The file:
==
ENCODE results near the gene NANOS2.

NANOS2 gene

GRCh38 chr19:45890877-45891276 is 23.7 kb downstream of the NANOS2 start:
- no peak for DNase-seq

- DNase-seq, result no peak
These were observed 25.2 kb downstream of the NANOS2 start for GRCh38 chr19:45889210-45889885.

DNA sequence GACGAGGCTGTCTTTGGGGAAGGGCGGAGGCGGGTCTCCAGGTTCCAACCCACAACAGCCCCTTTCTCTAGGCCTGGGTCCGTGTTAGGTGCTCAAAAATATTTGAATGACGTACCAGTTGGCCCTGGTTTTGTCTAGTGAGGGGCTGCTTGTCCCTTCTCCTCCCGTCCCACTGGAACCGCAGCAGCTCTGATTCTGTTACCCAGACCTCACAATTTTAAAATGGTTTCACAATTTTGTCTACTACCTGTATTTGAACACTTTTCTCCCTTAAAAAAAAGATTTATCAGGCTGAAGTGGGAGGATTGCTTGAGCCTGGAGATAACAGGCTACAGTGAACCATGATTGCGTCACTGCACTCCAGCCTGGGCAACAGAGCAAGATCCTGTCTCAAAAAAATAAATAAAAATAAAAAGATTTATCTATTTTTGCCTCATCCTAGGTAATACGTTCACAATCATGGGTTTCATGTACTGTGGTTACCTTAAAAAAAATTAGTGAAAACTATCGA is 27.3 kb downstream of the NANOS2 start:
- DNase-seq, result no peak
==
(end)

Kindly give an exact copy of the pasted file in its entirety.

ENCODE results near the gene NANOS2.

NANOS2 gene

GRCh38 chr19:45890877-45891276 is 23.7 kb downstream of the NANOS2 start:
- no peak for DNase-seq

- DNase-seq, result no peak
These were observed 25.2 kb downstream of the NANOS2 start for GRCh38 chr19:45889210-45889885.

DNA sequence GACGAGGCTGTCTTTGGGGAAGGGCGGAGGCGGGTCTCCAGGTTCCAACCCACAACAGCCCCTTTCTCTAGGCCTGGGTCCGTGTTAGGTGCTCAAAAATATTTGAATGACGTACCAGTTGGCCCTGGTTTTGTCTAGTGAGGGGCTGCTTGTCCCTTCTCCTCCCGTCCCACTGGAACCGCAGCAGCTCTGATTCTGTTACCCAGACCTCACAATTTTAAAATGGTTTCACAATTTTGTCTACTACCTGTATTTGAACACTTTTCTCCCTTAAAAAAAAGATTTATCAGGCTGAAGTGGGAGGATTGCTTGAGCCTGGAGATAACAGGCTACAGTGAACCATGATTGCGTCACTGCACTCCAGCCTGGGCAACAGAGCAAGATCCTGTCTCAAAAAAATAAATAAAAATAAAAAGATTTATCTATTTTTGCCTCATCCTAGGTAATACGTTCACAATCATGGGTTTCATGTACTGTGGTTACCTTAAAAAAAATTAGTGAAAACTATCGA is 27.3 kb downstream of the NANOS2 start:
- DNase-seq, result no peak